When House Democrats passed their controversial tax-increase legislation on April 24, it contained a section that would permanently extend the business and occupation (B&O) surtax on service businesses. They described this group as “doctors, lawyers, architects and others.” It turns out that “others” represents a very large category of individuals and employers.
When House Republicans requested a list of the service businesses that would be impacted by House Bill 2038, it was not readily available. Working with the state Department of Revenue, they were able to compile a comprehensive list.
Included on the list are these types of individuals and employers: assisted living facilities, auto dealers, builders, child day care facilities, child group foster homes, civic organizations, death services, dentists, educational support services, employment services, family services, grantmaking and giving services, fine arts schools, home health care services, housing programs, legal services, medical labs, nannies, newspaper publishers, nursing care facilities, outpatient care centers, performing arts companies, personal care services, radio and television broadcasting, real estate activities, technical and trade schools, vocational rehabilitation services, and independent artists, writers and performers, to name a few of the more than 144,000 employers that would be impacted.
“House Democrats have sold their plan by criticizing some tax incentives as ‘reckless, unneeded and corporate freebies.’ Then they turn around and pass legislation that would raise taxes on things like child day care services, home health care services, and technical and trade schools,” said Rep. Joel Kretz, R-Wauconda, and deputy leader for the House Republicans. “House Democrats make it sound like they are going after the big corporations on Wall Street, but in reality they are going after the little guy on Main Street.”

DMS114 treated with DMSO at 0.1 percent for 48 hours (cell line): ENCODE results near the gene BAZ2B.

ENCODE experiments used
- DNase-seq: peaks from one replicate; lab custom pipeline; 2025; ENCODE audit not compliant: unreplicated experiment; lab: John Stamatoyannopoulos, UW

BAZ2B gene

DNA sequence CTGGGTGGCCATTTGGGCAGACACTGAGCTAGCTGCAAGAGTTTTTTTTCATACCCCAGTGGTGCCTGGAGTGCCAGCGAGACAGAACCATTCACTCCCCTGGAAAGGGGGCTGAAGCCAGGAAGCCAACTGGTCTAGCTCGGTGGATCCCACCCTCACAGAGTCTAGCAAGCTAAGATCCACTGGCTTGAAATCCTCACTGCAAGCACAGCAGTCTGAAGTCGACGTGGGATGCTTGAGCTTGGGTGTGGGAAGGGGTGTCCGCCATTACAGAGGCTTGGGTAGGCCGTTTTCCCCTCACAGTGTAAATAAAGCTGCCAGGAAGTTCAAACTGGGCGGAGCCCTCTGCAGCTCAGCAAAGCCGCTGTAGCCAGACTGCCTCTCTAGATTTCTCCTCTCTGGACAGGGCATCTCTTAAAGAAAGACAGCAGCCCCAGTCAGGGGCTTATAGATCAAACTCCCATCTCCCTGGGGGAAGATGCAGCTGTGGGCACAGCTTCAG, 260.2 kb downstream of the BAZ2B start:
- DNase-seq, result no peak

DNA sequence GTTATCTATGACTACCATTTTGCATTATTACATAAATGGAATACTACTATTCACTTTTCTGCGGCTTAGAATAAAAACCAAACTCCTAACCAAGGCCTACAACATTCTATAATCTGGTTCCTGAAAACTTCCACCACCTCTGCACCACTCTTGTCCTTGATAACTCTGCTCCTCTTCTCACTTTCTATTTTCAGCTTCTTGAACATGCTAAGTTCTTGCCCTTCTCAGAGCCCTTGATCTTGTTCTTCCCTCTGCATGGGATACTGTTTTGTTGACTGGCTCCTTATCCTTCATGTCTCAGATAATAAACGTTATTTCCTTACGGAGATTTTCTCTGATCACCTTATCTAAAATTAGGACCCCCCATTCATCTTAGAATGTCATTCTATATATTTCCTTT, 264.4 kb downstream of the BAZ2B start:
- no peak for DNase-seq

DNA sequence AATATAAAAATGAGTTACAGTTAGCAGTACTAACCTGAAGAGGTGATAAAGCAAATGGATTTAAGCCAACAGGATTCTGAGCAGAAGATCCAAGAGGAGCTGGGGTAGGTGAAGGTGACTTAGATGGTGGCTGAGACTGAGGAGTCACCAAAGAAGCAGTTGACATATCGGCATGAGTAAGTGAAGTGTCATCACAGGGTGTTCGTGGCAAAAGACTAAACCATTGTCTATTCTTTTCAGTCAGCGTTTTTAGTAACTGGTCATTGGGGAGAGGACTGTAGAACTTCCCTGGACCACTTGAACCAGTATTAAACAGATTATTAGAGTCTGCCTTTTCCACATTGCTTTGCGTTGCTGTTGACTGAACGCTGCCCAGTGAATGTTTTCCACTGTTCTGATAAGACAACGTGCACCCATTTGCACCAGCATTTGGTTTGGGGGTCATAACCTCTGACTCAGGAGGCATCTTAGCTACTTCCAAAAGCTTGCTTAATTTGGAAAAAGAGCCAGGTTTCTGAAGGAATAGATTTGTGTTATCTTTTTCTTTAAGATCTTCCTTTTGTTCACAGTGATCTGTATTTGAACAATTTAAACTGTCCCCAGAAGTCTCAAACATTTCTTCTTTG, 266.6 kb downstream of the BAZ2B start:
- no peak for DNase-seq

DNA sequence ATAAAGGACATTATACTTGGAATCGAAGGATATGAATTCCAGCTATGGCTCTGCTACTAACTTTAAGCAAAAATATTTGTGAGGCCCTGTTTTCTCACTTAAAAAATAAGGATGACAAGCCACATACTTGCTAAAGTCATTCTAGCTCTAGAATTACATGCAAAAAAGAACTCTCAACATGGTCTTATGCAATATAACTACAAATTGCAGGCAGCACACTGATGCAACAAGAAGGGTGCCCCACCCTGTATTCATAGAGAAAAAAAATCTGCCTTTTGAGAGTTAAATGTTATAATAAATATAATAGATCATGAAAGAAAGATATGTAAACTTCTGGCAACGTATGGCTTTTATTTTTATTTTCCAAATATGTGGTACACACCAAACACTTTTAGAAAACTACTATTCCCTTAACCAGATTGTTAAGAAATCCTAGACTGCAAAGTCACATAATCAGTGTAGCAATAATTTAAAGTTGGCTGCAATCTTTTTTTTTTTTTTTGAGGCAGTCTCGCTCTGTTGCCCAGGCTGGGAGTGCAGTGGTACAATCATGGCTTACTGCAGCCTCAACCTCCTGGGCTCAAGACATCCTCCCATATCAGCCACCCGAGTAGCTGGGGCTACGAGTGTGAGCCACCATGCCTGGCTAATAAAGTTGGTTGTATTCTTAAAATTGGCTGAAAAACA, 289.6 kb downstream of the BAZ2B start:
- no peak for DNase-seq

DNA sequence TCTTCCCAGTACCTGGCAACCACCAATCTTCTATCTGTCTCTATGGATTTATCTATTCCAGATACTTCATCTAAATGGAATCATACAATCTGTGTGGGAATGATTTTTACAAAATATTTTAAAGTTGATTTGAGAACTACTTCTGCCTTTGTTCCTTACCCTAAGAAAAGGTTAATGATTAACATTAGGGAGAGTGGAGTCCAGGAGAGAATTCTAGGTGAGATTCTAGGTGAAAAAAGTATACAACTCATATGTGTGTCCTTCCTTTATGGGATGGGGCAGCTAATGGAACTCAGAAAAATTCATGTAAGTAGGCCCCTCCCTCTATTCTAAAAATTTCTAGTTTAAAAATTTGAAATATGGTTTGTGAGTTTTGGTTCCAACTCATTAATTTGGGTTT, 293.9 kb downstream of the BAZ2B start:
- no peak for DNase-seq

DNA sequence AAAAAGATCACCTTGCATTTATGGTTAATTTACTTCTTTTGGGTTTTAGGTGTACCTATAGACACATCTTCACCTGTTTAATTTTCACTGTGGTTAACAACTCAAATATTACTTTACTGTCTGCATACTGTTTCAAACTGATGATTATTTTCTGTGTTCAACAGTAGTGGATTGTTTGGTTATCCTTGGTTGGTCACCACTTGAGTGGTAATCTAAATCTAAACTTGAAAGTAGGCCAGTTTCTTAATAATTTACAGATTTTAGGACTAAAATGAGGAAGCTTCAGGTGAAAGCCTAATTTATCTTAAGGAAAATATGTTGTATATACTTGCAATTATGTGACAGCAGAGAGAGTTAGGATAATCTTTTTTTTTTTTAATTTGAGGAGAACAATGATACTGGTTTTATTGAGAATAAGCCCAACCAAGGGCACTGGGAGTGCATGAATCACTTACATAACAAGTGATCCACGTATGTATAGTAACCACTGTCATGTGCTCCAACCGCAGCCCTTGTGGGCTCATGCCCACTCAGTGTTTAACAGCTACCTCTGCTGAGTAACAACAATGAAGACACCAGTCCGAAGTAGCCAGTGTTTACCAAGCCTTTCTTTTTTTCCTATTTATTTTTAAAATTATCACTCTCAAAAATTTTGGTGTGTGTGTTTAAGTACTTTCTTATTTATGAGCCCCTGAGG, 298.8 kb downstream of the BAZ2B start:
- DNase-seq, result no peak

House Bill 2038 would increase taxes by $879 million – with $534 million coming from the permanent extension of the B&O surtax on service businesses. House Democrats believe these tax increases are necessary to increase state spending by 10 percent in the upcoming 2013-15 budget cycle. The issue is a source of contention in the ongoing 30-day special session that began on May 13.
Without House Bill 2038, the state is still expected to collect $2 billion more in revenue for the upcoming budget cycle (2013-15) compared to the current one that ends June 30. Some House Democrats have described this fact as a “myth.”
“This bill is an attempt to continue a so-called temporary measure that punished thousands of small business people who were already suffering in the recession – businesses that were trying to survive, businesses that provide the bulk of jobs in this state,” said Rep. Cary Condotta, R-East Wenatchee. “They have paid dearly as all of us have. I cannot believe House Democrats’ can support this bill, continuing to punish small business people and reduce job creation, and then look at their constituents with a straight face.”
“It is clear to everyone our state economy is fragile. Employers and consumers are looking to Olympia and Washington, D.C. to see what’s coming down the pike at them. Raising taxes would send the wrong message and have real consequences for our economy,” said Rep. Norma Smith, R-Clinton, and ranking Republican on the House Technology and Economic Development Committee. “The special session really comes down to two approaches. Both sides want to invest more in K-12 education and that’s a good thing. But one side wants to increase taxes by nearly one billion dollars, while the other side wants the state to live within its means.”
Gov. Jay Inslee also supports the permanent extension of the B&O surtax on service businesses, despite numerous promises as a candidate and after being elected that he would not support tax increases.
A statewide public poll from late April suggests that a large majority of Washingtonians disagree with House Democrats and the governor on the issue of raising taxes. The Moore Information poll found that 61 percent of Washingtonians would prefer to “reduce spending, even if some crucial programs are cut” rather than “increase taxes, even if it is hard for middle-class families.”
The 2013 legislative session ended April 28. A 30-day special session began on May 13.